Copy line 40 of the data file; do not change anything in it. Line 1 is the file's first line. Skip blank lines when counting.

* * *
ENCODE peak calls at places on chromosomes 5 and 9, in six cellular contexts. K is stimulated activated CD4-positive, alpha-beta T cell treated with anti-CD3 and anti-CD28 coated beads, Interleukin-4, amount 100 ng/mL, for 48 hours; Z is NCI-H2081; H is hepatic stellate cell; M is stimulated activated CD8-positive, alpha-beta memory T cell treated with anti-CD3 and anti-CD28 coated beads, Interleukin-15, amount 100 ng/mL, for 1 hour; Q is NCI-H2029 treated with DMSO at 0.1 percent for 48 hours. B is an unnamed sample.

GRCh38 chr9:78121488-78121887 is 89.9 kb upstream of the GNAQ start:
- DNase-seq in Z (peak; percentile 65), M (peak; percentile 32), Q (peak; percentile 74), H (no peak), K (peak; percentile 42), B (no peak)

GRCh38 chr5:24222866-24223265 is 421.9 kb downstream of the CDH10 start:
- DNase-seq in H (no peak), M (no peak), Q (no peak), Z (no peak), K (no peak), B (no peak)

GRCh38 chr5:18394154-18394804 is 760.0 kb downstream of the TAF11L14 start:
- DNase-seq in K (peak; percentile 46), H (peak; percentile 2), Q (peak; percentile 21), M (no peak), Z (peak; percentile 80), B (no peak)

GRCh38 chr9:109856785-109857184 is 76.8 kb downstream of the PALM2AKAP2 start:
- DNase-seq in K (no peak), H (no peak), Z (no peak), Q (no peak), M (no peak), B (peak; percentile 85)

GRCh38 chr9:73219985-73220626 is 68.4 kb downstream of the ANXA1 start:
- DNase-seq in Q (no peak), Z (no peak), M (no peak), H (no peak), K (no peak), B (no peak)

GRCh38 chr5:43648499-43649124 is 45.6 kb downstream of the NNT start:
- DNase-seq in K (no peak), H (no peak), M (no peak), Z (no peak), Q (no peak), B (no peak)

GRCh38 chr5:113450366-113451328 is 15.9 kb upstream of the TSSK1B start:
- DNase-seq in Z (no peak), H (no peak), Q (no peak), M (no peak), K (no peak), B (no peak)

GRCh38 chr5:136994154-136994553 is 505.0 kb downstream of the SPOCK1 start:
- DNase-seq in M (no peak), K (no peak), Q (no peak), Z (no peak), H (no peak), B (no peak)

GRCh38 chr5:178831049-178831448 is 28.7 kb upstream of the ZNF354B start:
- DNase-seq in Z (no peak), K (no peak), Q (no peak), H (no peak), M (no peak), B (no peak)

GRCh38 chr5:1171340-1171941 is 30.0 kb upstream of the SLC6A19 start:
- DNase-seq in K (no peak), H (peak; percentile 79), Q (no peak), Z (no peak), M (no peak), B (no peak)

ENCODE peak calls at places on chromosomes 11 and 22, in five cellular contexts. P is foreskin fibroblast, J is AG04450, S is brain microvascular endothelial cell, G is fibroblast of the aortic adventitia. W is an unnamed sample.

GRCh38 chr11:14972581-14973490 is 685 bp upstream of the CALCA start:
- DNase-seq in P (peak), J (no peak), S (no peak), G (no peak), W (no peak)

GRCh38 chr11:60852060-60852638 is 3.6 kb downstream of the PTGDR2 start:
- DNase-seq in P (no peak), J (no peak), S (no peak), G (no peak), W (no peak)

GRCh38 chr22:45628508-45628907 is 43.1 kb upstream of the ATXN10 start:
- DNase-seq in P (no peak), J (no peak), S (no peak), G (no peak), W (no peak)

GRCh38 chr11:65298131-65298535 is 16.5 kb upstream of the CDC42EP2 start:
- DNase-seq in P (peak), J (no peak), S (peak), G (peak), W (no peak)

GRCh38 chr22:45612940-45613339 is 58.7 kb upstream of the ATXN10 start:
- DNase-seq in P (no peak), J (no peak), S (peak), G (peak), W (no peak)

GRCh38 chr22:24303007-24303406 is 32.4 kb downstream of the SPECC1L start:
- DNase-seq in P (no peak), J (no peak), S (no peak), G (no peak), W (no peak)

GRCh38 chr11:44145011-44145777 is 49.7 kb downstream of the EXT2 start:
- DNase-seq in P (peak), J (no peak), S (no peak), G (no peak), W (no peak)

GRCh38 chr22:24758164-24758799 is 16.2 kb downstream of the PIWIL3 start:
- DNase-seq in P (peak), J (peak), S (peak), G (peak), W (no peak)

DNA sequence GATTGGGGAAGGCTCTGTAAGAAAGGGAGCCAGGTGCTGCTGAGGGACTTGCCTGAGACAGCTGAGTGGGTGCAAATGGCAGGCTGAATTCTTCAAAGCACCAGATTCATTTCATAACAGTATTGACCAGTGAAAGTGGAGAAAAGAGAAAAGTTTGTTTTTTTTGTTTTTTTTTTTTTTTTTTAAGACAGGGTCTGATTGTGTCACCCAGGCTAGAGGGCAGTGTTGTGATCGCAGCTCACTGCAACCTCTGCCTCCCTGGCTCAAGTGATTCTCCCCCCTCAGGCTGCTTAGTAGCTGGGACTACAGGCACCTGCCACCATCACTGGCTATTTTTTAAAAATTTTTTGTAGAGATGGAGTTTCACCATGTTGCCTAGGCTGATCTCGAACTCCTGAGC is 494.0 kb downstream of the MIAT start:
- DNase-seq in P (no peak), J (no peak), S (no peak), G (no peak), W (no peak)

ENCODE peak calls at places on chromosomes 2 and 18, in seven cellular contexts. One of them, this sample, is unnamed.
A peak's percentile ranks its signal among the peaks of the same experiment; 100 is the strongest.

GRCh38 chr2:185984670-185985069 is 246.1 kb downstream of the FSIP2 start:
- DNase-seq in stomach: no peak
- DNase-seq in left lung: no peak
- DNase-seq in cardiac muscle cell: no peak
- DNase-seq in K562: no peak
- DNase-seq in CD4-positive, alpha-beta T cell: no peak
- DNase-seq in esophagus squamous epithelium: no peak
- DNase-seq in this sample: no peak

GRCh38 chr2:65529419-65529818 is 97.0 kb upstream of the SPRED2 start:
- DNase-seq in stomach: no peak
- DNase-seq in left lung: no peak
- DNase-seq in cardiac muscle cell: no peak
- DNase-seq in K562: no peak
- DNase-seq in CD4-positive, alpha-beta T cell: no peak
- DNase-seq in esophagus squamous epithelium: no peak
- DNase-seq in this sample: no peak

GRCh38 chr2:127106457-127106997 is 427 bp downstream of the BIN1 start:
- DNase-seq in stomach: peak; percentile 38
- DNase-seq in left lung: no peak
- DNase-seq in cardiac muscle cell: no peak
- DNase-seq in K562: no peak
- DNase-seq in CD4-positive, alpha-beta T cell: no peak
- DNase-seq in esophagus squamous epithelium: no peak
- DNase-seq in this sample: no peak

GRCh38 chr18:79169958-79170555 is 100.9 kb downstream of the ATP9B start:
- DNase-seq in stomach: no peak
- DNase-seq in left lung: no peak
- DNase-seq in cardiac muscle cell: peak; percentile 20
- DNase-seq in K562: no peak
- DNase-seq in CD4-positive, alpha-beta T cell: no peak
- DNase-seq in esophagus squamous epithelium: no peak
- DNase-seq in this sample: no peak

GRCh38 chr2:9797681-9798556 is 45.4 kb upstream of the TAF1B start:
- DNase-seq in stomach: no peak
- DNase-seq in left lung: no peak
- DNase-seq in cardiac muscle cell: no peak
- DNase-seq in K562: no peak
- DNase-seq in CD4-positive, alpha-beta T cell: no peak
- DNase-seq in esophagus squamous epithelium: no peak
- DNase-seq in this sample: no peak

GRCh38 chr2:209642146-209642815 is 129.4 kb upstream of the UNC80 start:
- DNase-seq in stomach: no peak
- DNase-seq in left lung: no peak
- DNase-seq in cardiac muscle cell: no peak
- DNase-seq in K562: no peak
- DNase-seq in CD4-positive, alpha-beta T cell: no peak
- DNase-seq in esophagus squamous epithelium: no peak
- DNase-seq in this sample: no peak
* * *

- DNase-seq in P (no peak), J (no peak), S (no peak), G (no peak), W (no peak)